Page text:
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Business Roundup | Oneonta ships new JUICI apple variety

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A JUICI apple awaits harvest in a Chelan-area orchard.

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Oneonta ships new JUICI apple variety

WENATCHEE — The new JUICI could whet your apple appetite.

That’s what Oneonta Starr Ranch Growers is hoping with the introduction of its new JUICI apple variety, a cross between a Honeycrisp and a Braeburn.

The JUICI offers a wonderful balance of sweet and tart with amazing crunch,” said Bruce Turner, Oneonta’s international marketing rep. And, he said, as its name indicates, “it’s so juicy!”

Oneonta — a Wenatchee-based grower and shipper of apples, pears and cherries — launched the variety to rave reviews at the Produce Management Association’s convention held in October in Orlando, Florida, said a company press release.

The variety’s first commercial shipment in this inaugural season arrived at East Wenatchee’s Costco on Oct. 28. North American and worldwide distribution will broaden, said Turner, as production increases. Oneonta expects production to triple next year, and by the 2018-19 season to have increased packing enough for general distribution.

We are planting trees heavily over the next few years,” said Turner. “And we expect the JUICI to be the fastest ramp-up of a proprietary variety in Washington apple history.”

The JUICI, a thinner-skinned apple with a texture similar to Honeycrisp, was more than 10 years in development, said Oneonta marketing director Scott Marboe.

Because of its Honeycrisp parentage, the apple respirates slowly and has incredible shelf life,” said Marboe. “It’s a dense apple that holds its crunch at room temperature. Consumers will be very pleased with how well it holds up in their fruit bowls at home.”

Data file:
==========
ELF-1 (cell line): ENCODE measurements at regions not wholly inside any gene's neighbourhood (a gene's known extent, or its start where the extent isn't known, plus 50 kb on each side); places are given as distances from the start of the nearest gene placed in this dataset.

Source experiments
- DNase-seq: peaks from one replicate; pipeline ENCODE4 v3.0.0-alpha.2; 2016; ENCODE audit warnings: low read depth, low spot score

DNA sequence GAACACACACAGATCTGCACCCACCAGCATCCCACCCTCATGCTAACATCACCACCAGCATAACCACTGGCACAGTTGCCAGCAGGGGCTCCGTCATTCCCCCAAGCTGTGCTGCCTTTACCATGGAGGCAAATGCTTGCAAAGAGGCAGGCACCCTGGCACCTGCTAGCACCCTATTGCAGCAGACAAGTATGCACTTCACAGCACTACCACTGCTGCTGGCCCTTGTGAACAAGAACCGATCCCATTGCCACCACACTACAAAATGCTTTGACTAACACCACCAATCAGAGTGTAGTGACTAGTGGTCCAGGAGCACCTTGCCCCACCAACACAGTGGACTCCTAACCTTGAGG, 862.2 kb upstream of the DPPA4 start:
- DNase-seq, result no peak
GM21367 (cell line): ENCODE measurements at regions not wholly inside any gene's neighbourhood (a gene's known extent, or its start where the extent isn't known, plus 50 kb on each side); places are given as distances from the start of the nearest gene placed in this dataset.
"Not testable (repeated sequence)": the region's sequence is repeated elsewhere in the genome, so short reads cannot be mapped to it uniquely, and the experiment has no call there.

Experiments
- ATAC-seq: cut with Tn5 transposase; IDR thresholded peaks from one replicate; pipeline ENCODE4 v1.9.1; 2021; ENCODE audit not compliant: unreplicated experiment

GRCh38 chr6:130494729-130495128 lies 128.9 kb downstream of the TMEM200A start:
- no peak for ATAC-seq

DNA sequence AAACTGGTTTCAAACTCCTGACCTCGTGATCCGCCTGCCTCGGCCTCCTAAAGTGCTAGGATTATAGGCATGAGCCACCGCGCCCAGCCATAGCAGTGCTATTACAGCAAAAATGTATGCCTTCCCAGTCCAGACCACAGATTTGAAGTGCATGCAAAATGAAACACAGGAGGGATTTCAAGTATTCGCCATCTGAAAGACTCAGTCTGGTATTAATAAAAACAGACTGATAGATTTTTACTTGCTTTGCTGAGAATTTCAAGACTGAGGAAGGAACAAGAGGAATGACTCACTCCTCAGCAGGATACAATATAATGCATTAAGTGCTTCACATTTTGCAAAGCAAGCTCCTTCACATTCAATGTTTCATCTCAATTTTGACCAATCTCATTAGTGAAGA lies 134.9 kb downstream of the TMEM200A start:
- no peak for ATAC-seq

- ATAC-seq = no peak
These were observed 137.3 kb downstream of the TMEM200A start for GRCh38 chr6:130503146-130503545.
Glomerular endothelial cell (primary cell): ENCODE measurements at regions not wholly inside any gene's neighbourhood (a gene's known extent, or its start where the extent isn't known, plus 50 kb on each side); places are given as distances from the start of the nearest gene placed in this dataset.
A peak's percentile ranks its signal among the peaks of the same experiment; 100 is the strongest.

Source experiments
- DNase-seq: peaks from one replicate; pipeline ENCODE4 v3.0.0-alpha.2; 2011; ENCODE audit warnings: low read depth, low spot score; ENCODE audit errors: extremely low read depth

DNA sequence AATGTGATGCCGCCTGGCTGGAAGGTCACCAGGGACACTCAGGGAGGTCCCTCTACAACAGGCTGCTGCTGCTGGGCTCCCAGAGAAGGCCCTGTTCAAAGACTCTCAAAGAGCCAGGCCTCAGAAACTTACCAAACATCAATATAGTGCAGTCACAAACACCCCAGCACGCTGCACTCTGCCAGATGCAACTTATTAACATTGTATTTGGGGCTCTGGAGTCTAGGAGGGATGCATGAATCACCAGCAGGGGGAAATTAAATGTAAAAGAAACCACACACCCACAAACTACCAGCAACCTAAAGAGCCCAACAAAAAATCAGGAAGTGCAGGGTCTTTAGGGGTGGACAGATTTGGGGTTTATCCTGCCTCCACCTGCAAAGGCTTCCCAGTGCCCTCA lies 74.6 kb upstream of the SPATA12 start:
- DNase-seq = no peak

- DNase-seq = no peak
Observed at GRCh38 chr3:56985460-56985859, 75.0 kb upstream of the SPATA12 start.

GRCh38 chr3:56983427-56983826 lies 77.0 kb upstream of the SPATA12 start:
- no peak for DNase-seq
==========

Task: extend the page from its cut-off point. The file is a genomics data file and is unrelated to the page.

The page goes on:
Marboe said marketing for JUICI apples has also been stepped up. “The real test is to get them into the mouths of apple consumers so they can decide for themselves. That’s why our limited release this season is heavily supported with demos, ads, instant coupons and other tools to attract shoppers.”

For more info, visit oneonta.com or facebook.com/oneonta.

 

Cafe Rio makes its last tortilla

WENATCHEE — Cafe Rio, the Mexican restaurant that touted its fresh ingredients and handmade tortillas, closed Nov. 6 after three years in business.

Word of the store’s closure began spreading on social media that night, and by the next morning a company sign declaring the closure as permanent had been posted at the entrance. A phone call to the restaurant got a message that said it was closed for good.

No reasons for the closure were disclosed. The restaurant was a company-owned location.

Of course it’s a disappointment,” said Bryan Noyd, owner of the Cafe Rio building at 1121 N. Mission St. The structure was extensively remodeled three years ago to accommodate Cafe Rio after housing an Arby’s restaurant for years.

But in the Wenatchee Valley, the Mexican food category is a tough segment to compete in,” he added, noting the high number of restaurants that serve Latin food. In recent years, a number of Mexican restaurants in North Central Washington have shut their doors, including El Sol in North Wenatchee and three locations of Carlos 1800 in North Central Washington.

Based in Utah, the fast-casual restaurant chain has more than 100 locations in 11 states. The Wenatchee location was the company’s first in Washington. Five locations remain in business in the state.

 

Grocery Outlet to replace Food Pavilion at mall

EAST WENATCHEE — Food Pavilion is out. Grocery Outlet is in.